It is important to note that, even if Daniels had presented evidence that he was lawfully in possession of the rental vehicle, it is likely that the search would still have been permissible under the Fourth Amendment for the reasons determined by the district court.
First, Daniels abandoned his interest, and reasonable expectation of privacy in the car when he stated that “he didn’t know anything about the Charger” when asked by the police.
Second, since the vehicle was in the possession of Daniels, who was not authorized on the rental agreement to be in possession of the car, and Daniels was under arrest, the rental company was authorized under their rental agreement to regain possession of the car. They had the car towed to their facility. As such, they were in lawful possession of the vehicle and could give the police valid consent to search the vehicle.
Third, the gun would have inevitably been discovered by the police, even if they did not conduct the search, because if an Enterprise employee searched the car and located the gun, the employee would have turned it over to the police, as found property, as they stood by.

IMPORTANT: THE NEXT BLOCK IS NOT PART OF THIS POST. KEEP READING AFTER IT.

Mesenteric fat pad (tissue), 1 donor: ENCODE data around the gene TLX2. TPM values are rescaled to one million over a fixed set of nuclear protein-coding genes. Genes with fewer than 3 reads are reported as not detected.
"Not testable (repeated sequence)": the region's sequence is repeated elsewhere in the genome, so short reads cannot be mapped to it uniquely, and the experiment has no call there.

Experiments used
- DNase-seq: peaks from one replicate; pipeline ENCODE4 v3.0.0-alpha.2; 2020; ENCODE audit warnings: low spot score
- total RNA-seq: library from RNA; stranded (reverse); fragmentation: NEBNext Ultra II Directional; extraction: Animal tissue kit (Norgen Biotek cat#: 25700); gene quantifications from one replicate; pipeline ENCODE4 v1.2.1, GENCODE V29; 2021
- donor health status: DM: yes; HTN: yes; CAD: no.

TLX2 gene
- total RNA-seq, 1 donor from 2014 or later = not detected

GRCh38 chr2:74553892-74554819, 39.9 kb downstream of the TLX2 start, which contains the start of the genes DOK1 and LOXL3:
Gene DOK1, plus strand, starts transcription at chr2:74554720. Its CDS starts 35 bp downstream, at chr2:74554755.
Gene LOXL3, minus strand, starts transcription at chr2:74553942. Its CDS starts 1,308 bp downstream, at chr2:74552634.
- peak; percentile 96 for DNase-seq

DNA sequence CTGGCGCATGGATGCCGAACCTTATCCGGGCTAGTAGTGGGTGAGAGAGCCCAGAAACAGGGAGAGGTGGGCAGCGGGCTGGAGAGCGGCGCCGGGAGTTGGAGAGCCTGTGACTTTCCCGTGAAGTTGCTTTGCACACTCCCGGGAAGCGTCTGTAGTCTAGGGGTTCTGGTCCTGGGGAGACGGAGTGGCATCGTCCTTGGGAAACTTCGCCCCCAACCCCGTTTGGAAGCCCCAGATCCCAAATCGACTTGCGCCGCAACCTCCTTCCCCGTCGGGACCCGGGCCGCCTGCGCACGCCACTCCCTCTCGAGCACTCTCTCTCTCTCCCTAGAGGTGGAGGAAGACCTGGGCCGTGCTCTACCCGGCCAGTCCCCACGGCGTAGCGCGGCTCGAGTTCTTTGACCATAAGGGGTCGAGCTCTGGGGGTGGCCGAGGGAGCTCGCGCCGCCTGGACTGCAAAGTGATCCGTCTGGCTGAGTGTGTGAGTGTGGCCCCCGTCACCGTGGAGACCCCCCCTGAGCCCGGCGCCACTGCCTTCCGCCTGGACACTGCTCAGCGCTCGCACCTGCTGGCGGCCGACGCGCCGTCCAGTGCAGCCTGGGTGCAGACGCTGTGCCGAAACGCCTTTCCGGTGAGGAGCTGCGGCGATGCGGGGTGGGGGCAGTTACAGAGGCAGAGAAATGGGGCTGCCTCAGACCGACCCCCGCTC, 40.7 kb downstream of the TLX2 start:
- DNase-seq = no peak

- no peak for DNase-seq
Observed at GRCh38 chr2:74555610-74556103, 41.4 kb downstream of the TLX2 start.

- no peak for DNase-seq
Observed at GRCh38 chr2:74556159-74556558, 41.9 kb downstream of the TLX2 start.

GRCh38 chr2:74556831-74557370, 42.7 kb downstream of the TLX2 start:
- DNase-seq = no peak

Additionally, if Enterprise had requested the police impound the vehicle, the officers would have been authorized to conduct an inventory of the vehicle pursuant to department policy.
Note: Court holdings can vary significantly between jurisdictions. As such, it is advisable to seek the advice of a local prosecutor or legal adviser regarding questions on specific cases. This article is not intended to constitute legal advice on a specific case.
[i] No. 19-4812 (4th Cir. Decided July 25, 2022)
[ii] Id. at 2-3
[iii] Id. at 4-5 (emphasis added)
[iv] 138 S. Ct. 1518, 1526-27 (2018)
[v] Daniels at 6 (emphasis added)